CLEVELAND, Ohio – A gigantic sculpture of a human hand, folded sections of chain link, and a vast facade mural will all go on view in Cleveland as part of the the inaugural FRONT International Cleveland Triennial exhibition opening in four months.
The exhibit, which aims to re-brand Cleveland and Northeast Ohio as a global center of culture that can compete with cities better known to the art world, will unfurl at cultural venues across Northeast Ohio with coordinated displays of works by more than 70 national, international and local artists.
But FRONT won’t be just an indoor affair. The exhibit will spill outdoors with public art installations, reaching pedestrians and drive-by viewers whose numbers could dwarf those counted by security guards at museums with individual FRONT exhibits. FRONT will also reach into unexpected venues, such as the Cleveland Clinic.
“My hope is that people will accidentally bump into FRONT during the summer and discover that contemporary art resonates with them in some way,” Fred Bidwell, the triennial’s founding CEO, said last week in an interview.
Latest from FRONT
The latest in a series of announcements leading up to FRONT, which runs July 14 to September 30, outlines how specially commissioned artworks will transform public spaces and building facades in Cleveland, along with traditional artistic venues and unorthodox locations.
The outdoor installations will include a recreation of an historic Op Art facade mural in downtown Cleveland by the late Julian Stanczak, a giant sculptural hand at Toby’s plaza in University Circle’s Uptown, and sculptures made of dramatically folded sections of chain link fence in Ohio City’s Hingetown neighborhood.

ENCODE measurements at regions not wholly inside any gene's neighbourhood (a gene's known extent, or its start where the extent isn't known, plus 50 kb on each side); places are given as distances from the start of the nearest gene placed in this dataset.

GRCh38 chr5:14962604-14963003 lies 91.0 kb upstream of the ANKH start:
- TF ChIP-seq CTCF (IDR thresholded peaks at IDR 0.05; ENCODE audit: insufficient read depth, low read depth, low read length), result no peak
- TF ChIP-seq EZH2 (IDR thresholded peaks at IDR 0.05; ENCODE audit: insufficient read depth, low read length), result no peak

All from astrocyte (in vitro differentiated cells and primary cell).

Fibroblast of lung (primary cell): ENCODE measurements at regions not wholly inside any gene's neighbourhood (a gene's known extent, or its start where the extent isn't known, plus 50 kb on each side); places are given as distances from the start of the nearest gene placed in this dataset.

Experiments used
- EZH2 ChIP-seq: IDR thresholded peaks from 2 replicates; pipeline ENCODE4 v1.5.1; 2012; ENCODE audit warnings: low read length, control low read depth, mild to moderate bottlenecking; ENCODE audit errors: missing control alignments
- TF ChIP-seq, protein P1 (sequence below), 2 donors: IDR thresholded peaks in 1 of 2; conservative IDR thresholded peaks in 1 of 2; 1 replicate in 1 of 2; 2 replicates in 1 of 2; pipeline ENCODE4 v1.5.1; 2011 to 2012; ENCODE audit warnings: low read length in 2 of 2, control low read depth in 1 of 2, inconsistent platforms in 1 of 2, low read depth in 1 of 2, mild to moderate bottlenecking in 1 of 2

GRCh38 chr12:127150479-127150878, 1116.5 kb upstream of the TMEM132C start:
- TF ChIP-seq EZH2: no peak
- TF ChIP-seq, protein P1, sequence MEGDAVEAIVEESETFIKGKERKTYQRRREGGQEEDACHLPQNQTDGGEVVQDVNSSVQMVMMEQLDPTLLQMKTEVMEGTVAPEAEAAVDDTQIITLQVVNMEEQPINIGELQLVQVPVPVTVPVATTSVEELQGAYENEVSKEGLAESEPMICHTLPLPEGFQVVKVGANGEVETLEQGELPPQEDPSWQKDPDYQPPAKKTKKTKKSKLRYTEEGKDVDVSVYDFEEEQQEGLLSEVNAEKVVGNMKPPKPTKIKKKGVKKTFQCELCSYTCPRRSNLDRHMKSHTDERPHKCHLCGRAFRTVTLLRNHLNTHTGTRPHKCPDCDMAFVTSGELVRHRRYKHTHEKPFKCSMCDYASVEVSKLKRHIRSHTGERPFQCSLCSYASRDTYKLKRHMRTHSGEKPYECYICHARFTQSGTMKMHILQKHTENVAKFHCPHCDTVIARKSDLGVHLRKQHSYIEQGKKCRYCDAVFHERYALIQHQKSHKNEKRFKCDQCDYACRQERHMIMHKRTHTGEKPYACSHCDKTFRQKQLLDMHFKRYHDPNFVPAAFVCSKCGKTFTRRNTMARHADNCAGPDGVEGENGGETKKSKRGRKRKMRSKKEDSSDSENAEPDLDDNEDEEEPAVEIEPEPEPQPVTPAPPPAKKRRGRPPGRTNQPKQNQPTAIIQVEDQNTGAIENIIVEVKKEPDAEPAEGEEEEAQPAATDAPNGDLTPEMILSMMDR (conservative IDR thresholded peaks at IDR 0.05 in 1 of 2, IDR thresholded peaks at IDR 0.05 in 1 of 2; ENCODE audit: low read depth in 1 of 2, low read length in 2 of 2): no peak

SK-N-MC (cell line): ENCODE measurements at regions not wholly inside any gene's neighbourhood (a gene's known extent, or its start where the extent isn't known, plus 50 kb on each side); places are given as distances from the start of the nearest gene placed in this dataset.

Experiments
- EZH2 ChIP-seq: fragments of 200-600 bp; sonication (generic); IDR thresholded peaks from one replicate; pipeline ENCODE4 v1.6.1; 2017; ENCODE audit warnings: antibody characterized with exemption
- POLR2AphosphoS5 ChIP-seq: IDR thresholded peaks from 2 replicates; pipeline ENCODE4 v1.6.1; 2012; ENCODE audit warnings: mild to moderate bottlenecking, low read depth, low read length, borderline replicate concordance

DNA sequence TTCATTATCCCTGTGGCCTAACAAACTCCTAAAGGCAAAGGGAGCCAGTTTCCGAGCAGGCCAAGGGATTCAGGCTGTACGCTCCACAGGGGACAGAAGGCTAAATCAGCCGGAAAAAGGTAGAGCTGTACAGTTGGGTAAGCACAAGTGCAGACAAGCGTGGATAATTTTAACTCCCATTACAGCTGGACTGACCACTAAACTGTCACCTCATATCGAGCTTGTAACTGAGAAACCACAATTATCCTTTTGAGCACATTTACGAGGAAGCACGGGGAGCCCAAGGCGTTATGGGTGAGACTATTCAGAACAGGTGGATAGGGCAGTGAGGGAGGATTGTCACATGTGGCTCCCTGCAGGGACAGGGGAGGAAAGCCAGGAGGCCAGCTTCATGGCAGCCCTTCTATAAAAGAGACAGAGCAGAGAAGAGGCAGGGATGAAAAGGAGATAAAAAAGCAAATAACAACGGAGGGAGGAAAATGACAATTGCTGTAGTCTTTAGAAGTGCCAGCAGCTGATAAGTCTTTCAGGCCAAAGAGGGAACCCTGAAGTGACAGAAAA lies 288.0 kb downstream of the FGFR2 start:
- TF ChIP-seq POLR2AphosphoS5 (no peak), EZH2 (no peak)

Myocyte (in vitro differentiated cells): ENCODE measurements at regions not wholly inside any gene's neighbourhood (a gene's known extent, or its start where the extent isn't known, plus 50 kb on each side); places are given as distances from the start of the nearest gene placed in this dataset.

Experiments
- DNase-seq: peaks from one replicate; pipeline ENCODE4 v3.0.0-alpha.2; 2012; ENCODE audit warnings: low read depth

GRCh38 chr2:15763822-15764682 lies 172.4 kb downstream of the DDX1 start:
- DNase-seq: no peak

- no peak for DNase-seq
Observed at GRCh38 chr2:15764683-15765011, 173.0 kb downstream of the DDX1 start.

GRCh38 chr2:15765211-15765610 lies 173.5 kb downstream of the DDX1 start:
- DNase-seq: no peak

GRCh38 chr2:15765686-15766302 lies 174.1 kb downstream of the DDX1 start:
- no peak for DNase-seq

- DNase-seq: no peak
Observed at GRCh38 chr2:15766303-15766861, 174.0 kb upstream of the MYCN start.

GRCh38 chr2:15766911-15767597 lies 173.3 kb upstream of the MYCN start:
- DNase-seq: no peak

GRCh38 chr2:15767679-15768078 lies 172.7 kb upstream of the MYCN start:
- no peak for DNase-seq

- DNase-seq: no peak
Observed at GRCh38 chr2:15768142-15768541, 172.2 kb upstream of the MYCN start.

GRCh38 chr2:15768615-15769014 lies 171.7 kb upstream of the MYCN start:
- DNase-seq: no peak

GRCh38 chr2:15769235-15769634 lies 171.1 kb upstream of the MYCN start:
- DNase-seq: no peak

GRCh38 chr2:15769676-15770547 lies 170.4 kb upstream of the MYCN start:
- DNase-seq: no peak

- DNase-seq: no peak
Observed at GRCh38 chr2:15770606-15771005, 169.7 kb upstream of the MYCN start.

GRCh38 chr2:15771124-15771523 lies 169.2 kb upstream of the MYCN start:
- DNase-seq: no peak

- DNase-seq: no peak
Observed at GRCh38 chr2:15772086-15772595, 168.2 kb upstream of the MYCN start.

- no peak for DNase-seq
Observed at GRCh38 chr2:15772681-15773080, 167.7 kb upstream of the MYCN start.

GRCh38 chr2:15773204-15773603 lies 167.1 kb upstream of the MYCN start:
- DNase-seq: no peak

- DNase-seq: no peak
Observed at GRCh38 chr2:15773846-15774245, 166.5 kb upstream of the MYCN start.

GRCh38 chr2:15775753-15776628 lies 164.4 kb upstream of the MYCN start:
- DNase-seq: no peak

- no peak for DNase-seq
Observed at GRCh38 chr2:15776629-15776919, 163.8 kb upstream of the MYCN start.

“FRONT is really an exciting new model for contemporary art in that it takes it out of the classic white box environment which can be intimidating and can feel exclusionary,” said Bidwell, a retired Akron advertising executive who has become a leading cultural entrepreneur in Cleveland.
FRONT hopes to encourage visitors to explore parts of Cleveland, Akron and Oberlin as a byproduct of seeking out the exhibit’s indoor and outdoor components.
Bidwell has estimated that the exhibit, modeled after European art festivals rather than commercially oriented art fairs in Europe and the U.S., could attract 300,000 viewers, of whom 75,000 would come from out of town, pumping $50 million into the Northeast Ohio economy.
The exhibit will address the theme, “An American City,” through exhibits and installations examining what FRONT calls “such salient topics as gentrification and community equity.”
On Friday, the city’s planning commission enthusiastically granted conceptual or final approval to a series of newly or recently announced FRONT initiatives including outdoor installations downtown and in Ohio City and Glenville, and a series of six outdoor concerts.
The commission granted conceptual approved to FRONT’s designs for signs to be installed around town with a distinctive pattern of three undulating red stripes describing the letter F as if it were part of a waving flag.
“When you look at what FRONT represents, it’s really the entire ecosystem of what public art is supposed to do,” said Freddy Collier, the city’s planning director. “It really needs to be sort of a lesson in many respects about how we go about public art in the city overall.’
“Judy’s Hand Pavilion,” by Chicago artist Tony Tasset at Case Western Reserve University’s Toby’s Plaza, just east of the Museum of Contemporary Art Cleveland.
Jointly developed by FRONT and the Putnam Collection of outdoor art at CWRU, Tasset’s project will involve creating an oversize, highly accurate fiberglass representation of the hand of the artist’s wife, painter JudyLedgerwood, which will double as a shelter and gathering spot.